Wrap-Up: Vintage Mystery Challenge 2021

The Vintage Mystery challenge hosted @ My Reader’s Block is one of my favourite reading challenges. For 2021, I signed up for both the golden and the silver age and am happy that I could finish both successfully. Unfortunately because of a lack of time I could neither review all the books nor link them up.

I’d soon be signing-up for the 2022 edition of the challenge.

Here are some of the books read:

Categories: Golden Age

  1. Colorful Crime: A book with a color or reference to color in the title
  2. Murder by the Numbers: A book with a number or quantity in the title
  3. Amateur Night: A book with a detective who is not a P.I.; Police Officer; or other official investigator (Nurse Keate, Father Brown, Miss Marple, etc.)
  4. Leave It to the Professionals: A book featuring cops, private eyes, secret service, professional spies, etc.: Last Seen Wearing by Hillary Waugh
  5. Jolly Old England: A mystery set in the United Kingdom: Death at the Wedding by Anne Hocking
  6. Yankee Doodle Dandy: A mystery set in the United StatesVoice Out of Darkness by Ursula Curtiss
  7. World Traveler: A mystery set in any country except the U.S. or U.K. Murder in Bermuda by Willoughby Sharp
  8. Dangerous Beasts: A book with an animal in the titleThe Crimson Cat by Francis Grierson
  9. A Calendar of Crime: A mystery with a date/holiday/year/month/etc. in the title
  10. Wicked Women: A book with a woman in the title–either by name (Mrs. McGinty’s Dead) or by reference (The Case of the Vagabound Virgin): Miss Jessica’s Stick by Aylmer Hunter
  11. Malicious Men: A book with a man in the title–either by name (Maigret & the Yellow Dog) or by reference (The Case of the Haunted Husband)The Hunted Man by Walter S. Masterman
  12. Murderous Methods: A book with a means of death in the title (The Noose, 5 Bullets, Deadly Nightshade, etc.)
  13. Staging the Crime: A mystery set in the entertainment world (theatre, musical event, pageant, Hollywood, etc)
  14. Scene of the Crime: A book with the location of the crime in the title (The Body in the Library, Murder at the Vicarage, etc)The Sark Street Chapel Murder by Thomas Cobb
  15. Cops & Robbers: A book that features a theft rather than murder
  16. Locked Rooms: A locked-room mystery
  17. Impossible Crimes: Any other impossible crime (locks not necessary): The Seventh Guest by Gaston Boca
  18. Country House Criminals: A standard (or not-so-standard) Golden Age-style country house murder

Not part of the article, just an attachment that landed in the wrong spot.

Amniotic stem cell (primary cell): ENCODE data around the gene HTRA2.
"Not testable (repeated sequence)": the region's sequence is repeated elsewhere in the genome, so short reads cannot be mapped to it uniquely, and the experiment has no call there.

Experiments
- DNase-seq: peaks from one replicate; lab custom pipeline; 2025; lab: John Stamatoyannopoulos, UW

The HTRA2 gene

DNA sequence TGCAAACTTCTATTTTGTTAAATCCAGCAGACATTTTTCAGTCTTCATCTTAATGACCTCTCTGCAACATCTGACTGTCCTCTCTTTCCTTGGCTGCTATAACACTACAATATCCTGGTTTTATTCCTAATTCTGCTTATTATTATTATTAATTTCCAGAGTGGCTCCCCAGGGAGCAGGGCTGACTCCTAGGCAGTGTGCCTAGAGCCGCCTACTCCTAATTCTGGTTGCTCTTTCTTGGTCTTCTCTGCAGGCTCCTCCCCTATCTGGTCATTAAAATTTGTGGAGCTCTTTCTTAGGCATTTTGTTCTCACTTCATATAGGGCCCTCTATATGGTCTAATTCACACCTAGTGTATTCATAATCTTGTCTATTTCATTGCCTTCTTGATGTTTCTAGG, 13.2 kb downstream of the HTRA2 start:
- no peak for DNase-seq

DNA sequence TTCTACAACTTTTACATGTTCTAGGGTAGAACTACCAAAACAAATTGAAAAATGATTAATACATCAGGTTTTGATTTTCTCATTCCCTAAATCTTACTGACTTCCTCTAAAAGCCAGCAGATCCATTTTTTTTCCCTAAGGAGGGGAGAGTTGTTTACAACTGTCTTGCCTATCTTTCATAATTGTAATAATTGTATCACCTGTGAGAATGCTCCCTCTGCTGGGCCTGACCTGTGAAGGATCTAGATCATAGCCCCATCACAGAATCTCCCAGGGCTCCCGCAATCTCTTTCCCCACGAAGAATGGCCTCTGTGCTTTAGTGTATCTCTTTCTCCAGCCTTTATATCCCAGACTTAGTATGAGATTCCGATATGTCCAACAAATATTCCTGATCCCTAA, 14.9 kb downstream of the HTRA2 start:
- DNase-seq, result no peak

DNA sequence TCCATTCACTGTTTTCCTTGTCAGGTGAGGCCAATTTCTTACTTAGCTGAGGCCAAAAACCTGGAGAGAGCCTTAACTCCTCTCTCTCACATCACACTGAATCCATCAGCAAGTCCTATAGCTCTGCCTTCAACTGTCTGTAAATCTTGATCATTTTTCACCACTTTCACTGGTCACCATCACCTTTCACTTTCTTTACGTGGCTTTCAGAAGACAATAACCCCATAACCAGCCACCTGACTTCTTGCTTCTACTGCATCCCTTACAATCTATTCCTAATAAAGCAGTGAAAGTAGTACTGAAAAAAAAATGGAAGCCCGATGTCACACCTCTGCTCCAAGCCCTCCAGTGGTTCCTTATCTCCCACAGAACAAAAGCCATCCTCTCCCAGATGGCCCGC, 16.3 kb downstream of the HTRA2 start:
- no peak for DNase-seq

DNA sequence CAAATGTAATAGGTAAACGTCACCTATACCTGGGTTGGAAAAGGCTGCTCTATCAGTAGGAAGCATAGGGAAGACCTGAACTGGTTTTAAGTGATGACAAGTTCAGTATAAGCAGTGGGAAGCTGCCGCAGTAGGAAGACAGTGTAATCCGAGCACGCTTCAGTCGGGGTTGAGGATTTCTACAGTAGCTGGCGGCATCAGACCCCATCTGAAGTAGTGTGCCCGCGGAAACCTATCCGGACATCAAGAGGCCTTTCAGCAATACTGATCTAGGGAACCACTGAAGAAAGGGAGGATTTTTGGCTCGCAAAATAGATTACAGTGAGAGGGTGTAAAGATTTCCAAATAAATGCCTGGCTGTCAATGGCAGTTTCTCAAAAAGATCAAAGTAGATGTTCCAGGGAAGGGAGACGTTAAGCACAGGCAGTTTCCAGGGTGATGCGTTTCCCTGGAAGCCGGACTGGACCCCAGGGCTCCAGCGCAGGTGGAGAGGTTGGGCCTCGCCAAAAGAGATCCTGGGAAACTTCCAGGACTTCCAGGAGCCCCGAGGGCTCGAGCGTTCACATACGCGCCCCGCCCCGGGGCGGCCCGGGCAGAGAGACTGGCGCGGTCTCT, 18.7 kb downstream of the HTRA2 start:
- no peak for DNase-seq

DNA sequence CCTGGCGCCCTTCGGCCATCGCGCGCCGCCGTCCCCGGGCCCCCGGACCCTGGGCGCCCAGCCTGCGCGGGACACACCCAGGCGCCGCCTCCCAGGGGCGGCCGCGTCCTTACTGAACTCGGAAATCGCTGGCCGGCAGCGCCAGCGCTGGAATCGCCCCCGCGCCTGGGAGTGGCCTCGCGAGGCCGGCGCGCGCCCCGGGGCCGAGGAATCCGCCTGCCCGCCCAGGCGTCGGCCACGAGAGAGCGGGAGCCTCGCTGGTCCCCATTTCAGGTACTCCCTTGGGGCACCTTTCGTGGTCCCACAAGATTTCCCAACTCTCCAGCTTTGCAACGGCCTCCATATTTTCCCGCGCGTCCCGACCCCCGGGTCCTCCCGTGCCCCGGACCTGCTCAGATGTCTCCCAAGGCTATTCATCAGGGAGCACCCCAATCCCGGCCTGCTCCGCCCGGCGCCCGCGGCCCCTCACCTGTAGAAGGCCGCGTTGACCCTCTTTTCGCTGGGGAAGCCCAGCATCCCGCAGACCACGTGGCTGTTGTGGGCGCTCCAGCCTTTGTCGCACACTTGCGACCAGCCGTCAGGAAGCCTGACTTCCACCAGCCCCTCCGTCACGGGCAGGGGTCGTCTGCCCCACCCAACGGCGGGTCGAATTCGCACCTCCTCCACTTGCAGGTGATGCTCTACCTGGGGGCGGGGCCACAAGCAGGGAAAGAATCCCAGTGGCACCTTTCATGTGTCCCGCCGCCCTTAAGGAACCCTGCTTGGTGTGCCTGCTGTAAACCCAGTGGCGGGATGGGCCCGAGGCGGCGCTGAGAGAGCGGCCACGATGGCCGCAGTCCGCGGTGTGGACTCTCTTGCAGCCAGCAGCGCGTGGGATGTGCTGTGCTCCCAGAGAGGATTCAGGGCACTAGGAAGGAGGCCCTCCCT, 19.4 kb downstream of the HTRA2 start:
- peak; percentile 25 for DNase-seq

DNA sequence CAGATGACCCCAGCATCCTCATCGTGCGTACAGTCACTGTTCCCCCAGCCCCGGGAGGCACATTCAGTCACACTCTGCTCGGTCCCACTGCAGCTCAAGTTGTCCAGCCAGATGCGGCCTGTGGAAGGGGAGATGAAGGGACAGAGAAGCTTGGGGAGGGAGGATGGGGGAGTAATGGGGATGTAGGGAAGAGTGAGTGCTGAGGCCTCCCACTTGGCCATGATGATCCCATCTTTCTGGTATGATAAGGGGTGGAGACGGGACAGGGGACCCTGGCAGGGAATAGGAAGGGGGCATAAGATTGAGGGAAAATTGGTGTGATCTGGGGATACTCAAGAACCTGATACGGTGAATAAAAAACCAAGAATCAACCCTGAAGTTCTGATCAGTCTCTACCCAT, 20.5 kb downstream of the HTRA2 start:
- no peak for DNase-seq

19. Murder on the High Seas: A mystery involving water: Judy of Bunter’s Buildings by E. Phillips Oppenheim
  20. Planes, Trains, & Automobiles: A book with a mode of transportation in the title
  21. Murder is Academic: A mystery involving a scholar, teacher, librarian, etc. OR set at a school, university, library, etc.
  22. Things That Go Bump in the Night: A book with something spooky, creepy, gothic in the title: The Old Manor by Cecil Freeman Gregg
  23. Repeat Offenders: A mystery featuring your favorite series detective or by your favorite author or reread an old favorite : The Dark Frontier by Eric Ambler
  24. The Butler Did It…Or Not: A mystery where the butler is the victim, the sleuth…(gasp) the criminal…or is just downright memorable for whatever reason.
  25. A Mystery by Any Other Name: Any book that has been published under more than one title (Murder Is Easy–aka Easy to Kill [Christie]; Fog of Doubt–aka London Particular [Christianna Brand], etc.)
  26. Dynamic Duos: A mystery featuring a detective team (Holmes & Watson; Pam & Jerry North; Nero Wolfe & Archie Goodwin, or a little-known team that you introduce to us):
  27. Size Matters: A book with a size or measurement in the title (Death Has a Small Voice; The Big Four; The Weight of the Evidence; etc.): The Majestic Mystery by Denis Mackail
  28. Psychic Phenomena: A mystery featuring a seance, medium, hypnotism, or other psychic or “supernatural” characters/eventsThe Poisoners by George R. Preedy
  29. Book to Movie: A book that has appeared on screen (feature film or TV)
  30. The Old Bailey: A courtroom drama mystery OR a mystery featuring a judge, lawyer, barrister, district attorney
  31. Serial Killers: Books that were originally published in serial format (from the pulp era) OR a book that includes three or more deaths–all committed by the same person. The Album by Mary Roberts Rinehart (fits both the categories)
  32. Killed in Translation: A work that originally appeared in another language and has been made available in English–original publication date determines Gold or Silver Age–OR if your native language is not English, then a work that originally appeared in English which you read in your native language.
  33. Blondes in Danger: A variation on “Colorful Crime.” A book that features a blonde in the title (The Blonde Died First; The Case of the Black-Eyed Blonde) or another shade of hair color (The Case of the Substitute Brunette)
  34. International Detectives: A variation on “World Traveler”–but instead of the crime being set in another country, the detective is not from the U.S. or U.K.
  35. Somebody Else’s Crime: Read a book that someone else has already read for the challenge.
  36. Genuine Fakes: Read a book by an author who wrote under a pseudonym: A Puzzle for Fools by Quentin Patrick
  37. Hobbies Can Be Murder: A mystery that involves a hobby in some way: stamp, coin, book collecting, etc; knitting; birdwatching; hunting; etc.
  38. Snatch & Grab: Read the first book you pick up off your shelf or TBR stack/s
  39. I’ve Got You Covered: Pick a book to read based on the cover